English FA abstains from FIFA vote

Board say it is 'difficult to support either candidate' following row over World Cup bids and corruption allegations.

    Prince William and British prime minister David Cameron were unable to swing the vote England's way [GALLO/GETTY]

    The English Football Association have announced they will abstain from the FIFA Presidential vote on June 1st.
     
    They have decided not to back either Sepp Blatter, who is looking for a fourth term as president, or his challenger Mohamed Bin Hammam.
     
    "The FA Board has today agreed to abstain in the vote for the Presidency of FIFA," the FA said in a statement on Thursday ahead of the June 1 vote.

    "There are a well-reported range of issues both recent and current which, in the view of The FA board, make it difficult to support either candidate.

    The FA were comprehensively beaten by Russia in the race to host the 2018 World Cup.

    After attracting only two votes, one of them its own, FA officials and bid representatives said that potential voters had lied to them and that the voting system was flawed.

    "The FA values its relationships with its international football partners extremely highly. We are determined to play an active and influential role through our representation within both UEFA and FIFA," the statement added.

    "We will continue to work hard to bring about any changes we think would benefit all of international football."

    Stained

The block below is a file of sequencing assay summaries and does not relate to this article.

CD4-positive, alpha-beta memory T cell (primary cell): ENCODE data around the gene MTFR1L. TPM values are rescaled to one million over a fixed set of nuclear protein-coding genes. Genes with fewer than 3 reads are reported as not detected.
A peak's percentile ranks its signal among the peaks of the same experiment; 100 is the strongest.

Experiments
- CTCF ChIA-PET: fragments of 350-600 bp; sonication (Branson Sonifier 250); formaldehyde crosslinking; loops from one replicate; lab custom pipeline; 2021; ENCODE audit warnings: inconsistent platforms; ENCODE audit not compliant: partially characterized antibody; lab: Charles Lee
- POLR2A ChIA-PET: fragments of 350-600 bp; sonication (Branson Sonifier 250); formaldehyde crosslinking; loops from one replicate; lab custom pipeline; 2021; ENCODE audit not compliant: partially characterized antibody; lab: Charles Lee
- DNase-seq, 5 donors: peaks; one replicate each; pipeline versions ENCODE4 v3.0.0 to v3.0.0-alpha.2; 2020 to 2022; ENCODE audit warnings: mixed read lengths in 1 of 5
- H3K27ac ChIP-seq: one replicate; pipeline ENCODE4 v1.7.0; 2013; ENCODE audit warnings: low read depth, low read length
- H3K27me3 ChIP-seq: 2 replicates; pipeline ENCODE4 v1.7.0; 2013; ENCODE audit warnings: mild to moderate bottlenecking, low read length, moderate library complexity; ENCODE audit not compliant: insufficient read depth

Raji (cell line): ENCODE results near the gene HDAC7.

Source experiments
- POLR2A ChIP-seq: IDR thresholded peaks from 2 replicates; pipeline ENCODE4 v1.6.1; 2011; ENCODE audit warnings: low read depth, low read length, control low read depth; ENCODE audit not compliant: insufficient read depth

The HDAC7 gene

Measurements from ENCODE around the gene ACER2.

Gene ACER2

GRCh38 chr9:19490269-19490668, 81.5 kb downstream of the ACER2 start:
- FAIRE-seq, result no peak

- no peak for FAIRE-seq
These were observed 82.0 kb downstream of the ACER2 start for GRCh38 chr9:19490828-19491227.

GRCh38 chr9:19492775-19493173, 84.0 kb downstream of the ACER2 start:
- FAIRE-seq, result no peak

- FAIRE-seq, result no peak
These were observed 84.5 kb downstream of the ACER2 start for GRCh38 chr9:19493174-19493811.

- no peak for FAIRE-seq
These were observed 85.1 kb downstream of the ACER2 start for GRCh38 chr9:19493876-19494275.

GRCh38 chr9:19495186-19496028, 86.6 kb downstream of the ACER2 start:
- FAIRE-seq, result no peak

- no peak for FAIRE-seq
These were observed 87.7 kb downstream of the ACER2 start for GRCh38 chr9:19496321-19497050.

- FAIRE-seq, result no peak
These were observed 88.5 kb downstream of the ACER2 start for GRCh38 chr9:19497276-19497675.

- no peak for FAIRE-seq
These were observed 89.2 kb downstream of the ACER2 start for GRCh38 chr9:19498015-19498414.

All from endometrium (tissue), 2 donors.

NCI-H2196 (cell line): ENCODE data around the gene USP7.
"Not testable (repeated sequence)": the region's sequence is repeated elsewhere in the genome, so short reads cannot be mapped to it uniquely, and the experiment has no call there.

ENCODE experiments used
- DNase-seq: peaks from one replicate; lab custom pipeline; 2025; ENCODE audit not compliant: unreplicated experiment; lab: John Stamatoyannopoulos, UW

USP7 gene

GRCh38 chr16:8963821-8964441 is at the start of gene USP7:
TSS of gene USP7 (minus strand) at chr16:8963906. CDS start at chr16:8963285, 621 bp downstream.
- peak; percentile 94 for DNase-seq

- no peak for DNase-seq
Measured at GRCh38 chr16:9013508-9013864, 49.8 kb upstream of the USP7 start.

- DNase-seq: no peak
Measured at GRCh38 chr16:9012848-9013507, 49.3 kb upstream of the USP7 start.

Former FA chairman David Triesman told a UK parliamentary inquiry last week that the 2018 bid process was stained by corruption.

    Blatter revealed on Al Jazeera afterwards that he wanted to receive evidence and settle the matter before the presidential vote.

    He said today of an the abstension: "It is a little bit strange when the number one association in the world have two candidates in front of them and cannot make a decision which one to support."

    The parliamentary inquiry also heard accusations that Qatar's successful bid to host the 2022 tournament, backed by Asia confederation president Bin Hammam, a Qatari, was also marred by corruption.

    Qatar has denied the allegations while the FA have appointed a barrister to lead an independent inquiry into Triesman's accusations.

    FIFA, who suspended two executive committee members from voting on the 2018 and 2022 World Cups following earlier allegations that they had offered to sell their votes, is also to hold an investigation.

    SOURCE: Al Jazeera and agencies


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